Sunday, May 8, 2016

Don't Tell Me Not to Worry

Dear Friends & Family,

I could think of a hundred moments when you told me not to worry.  When I had a math final.   When I had a college interview.  When I had to speak in public.  Any time I feared failure.  You would list all of my blessings and tell me that grades/success/money didn’t matter and that you loved me anyway.  In light of that, what reason did I have to worry?

What reason did I have to lie in my bed shaking uncontrollably, or feel my chest tightening, or hear my breath getting shallower and shallower as the panic devoured me?  When I told you about my anxiety symptoms, you would tell me not to worry.  You would try to prevent me from sobbing so hard on your shoulder through a few Band-Aid phrases.  I don’t know if you’ve noticed, but that hasn’t worked.

I know that in America we’re supposed to pursue happiness.  Often, I suck at doing that.  If I have to cry, don’t stop me.  If I have to stress, let me stress.  If I have to vent, just listen to me.  If I have to feel, don’t tell me otherwise.  Because I’m tired of holding it in for your sake.

I’m sick of feeling bad for not being ‘normal.’  Of anxiety about anxiety.  Of trying not to make you worry.  I don’t want to live that way anymore, and I’m sure you don’t want me to, either.  Fiction author John Green writes: “That’s the thing about pain.  It demands to be felt.”  I should have known as soon as I first read that line that he struggles with mental health.  His words described my condition with such cutting accuracy.  My pain demands to be felt.  My worry demands to be felt.

Do you still think I shouldn’t look at my anxiety that way?

            Tell yourself to be happy.  Tell yourself to be so rip-roaring ecstatic that you want to jump out of your chair and do cartwheels and a dance number from Grease.  Tell yourself to be so giddy that you can't stop laughing.  Stop reading this letter so you can try it.  Can you do it?  I might sound extreme, but commanding yourself to rise to such heights of happiness is as ridiculous as telling me to not feel anxious—especially when I am trapped inside a tornado of fear.

            I know you don't want me to feel unhappy.  I don’t want to feel unhappy, either.  You may hope that the right words will eradicate my fears.  Your comforting speeches do offer hope when my brain is blaring red alert 24/7.  But words can't heal me.  Even less so when they command my emotions to leave or change.

            I admit these ideas aren’t mine.  I have learned a lot in the past year about Acceptance and Commitment Therapy (ACT), which boils down to psychological flexibility.  Psychological flexibility allows me to accept whatever I am thinking or feeling (even if it is ‘bad’) while engaging in activities that matter to me.  ACT has taught me that my thoughts, sensations, and mental images are less scary than I have interpreted them.  Does that mean that I no longer deal with anxiety?  No.  It means that I fight my anxiety less often and less intensely.  It’s okay for me to not be okay sometimes.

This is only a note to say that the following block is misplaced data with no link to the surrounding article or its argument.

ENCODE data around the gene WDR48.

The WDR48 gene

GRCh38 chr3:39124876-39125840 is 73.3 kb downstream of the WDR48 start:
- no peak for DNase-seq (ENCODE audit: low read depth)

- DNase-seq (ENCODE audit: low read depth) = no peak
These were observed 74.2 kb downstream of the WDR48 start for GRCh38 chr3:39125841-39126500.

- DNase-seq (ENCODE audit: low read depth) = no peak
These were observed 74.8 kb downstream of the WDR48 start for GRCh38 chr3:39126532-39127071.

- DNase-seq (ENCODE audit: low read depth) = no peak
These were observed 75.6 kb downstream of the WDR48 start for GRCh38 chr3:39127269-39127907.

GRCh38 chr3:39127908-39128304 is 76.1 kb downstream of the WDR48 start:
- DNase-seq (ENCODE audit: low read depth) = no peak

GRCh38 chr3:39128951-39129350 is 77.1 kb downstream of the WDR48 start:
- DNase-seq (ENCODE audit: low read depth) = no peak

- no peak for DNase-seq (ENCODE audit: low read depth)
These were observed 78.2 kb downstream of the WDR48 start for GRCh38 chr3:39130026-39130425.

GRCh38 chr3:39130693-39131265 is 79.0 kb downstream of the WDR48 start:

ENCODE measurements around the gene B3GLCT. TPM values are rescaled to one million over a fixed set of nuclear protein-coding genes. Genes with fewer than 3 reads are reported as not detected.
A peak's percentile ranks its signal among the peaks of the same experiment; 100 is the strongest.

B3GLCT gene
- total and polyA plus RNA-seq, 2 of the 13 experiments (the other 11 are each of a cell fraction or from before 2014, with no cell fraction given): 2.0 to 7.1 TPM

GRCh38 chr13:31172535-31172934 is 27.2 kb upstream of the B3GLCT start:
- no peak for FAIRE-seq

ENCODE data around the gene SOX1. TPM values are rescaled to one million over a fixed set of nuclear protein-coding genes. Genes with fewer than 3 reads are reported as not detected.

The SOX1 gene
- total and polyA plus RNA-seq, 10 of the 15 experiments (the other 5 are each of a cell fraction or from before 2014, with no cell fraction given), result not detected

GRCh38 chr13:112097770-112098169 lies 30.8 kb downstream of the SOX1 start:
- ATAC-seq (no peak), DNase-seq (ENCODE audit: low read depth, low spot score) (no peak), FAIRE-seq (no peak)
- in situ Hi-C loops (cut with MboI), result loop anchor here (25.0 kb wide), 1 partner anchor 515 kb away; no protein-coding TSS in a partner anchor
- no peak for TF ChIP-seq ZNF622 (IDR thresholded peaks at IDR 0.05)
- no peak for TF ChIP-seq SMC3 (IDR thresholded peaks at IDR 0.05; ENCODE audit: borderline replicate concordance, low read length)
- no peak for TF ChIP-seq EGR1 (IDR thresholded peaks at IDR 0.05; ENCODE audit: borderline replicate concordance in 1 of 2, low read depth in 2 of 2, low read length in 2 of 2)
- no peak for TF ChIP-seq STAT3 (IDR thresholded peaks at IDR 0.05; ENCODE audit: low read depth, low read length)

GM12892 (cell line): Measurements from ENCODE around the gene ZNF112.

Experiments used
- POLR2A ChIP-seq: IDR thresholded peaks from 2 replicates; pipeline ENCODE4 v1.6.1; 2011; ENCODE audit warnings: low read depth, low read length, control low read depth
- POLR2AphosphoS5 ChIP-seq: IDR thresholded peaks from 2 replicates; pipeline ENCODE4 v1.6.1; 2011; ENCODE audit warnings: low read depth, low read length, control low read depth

I'm not saying that I never want to hear reassuring words from you, because I do.  I wish they could do even more for me.  I want you to remind me how much you love me and how many good things I have and how important I am.  In the end, however, part of me will never believe you.  Never.  The volume of that voice will vary.  Some days it will speak in a small whisper that I can easily ignore.  Some days the voice will ring louder, harsher.  Some days, my mind will scream over and over again: NONONONONONONONONONONONONONONONONONONONONONONONO!  DANGER! DANGER! YOU CAN’T DO IT YOU’RE NOT WORTH IT YOU’RE A FAILURE!

            When that happens (and it will), instead of telling me not to feel anxiety, tell me that, even as I feel it, you still care for me.  That would make me feel far less ashamed and guilty about my mental health.  Even on the days when I have my anxiety "under control," remember that it has not left forever.  I have to live with it, and if you don’t accept that, my task becomes all the more difficult.  I know you want to support me, because why else would you read this letter?  I hope this has helped you to learn how to support me even better than you already have.



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